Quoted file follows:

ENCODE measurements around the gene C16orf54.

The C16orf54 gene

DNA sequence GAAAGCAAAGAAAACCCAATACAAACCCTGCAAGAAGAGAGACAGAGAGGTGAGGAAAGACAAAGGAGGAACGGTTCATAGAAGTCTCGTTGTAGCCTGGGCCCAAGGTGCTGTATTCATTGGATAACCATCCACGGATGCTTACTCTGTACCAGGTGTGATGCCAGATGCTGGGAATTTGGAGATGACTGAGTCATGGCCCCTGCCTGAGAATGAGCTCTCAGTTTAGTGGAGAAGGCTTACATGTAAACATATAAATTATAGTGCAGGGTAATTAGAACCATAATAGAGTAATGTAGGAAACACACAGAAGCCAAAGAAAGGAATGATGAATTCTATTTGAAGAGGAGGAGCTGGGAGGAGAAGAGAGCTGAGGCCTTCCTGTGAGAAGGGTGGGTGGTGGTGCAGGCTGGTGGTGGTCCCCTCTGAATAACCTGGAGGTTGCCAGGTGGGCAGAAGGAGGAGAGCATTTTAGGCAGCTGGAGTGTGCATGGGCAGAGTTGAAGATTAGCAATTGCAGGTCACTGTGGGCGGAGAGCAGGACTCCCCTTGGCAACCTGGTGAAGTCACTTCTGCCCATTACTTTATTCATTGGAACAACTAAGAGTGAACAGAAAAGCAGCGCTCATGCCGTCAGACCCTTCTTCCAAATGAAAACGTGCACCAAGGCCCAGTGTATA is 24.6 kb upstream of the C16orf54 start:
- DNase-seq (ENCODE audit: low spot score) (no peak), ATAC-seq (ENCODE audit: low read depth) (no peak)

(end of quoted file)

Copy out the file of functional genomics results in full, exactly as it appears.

ENCODE measurements around the gene C16orf54.

The C16orf54 gene

DNA sequence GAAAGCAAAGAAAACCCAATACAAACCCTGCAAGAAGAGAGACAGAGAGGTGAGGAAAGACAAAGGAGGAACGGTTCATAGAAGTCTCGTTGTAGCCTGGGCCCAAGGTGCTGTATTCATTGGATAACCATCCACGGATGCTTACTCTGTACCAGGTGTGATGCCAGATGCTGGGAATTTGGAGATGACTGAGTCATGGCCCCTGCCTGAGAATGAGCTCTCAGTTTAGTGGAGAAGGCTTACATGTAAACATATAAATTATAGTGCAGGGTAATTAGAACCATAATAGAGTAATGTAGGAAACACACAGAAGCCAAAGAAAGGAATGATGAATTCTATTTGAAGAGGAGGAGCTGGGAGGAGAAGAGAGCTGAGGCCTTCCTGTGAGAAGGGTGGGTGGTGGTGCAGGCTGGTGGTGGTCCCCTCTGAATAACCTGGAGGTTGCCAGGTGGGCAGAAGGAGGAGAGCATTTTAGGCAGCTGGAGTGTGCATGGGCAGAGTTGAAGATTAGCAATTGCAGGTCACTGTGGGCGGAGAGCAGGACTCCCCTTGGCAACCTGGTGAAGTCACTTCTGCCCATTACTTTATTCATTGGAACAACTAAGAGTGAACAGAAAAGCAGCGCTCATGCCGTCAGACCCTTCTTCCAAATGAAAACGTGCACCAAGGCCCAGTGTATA is 24.6 kb upstream of the C16orf54 start:
- DNase-seq (ENCODE audit: low spot score) (no peak), ATAC-seq (ENCODE audit: low read depth) (no peak)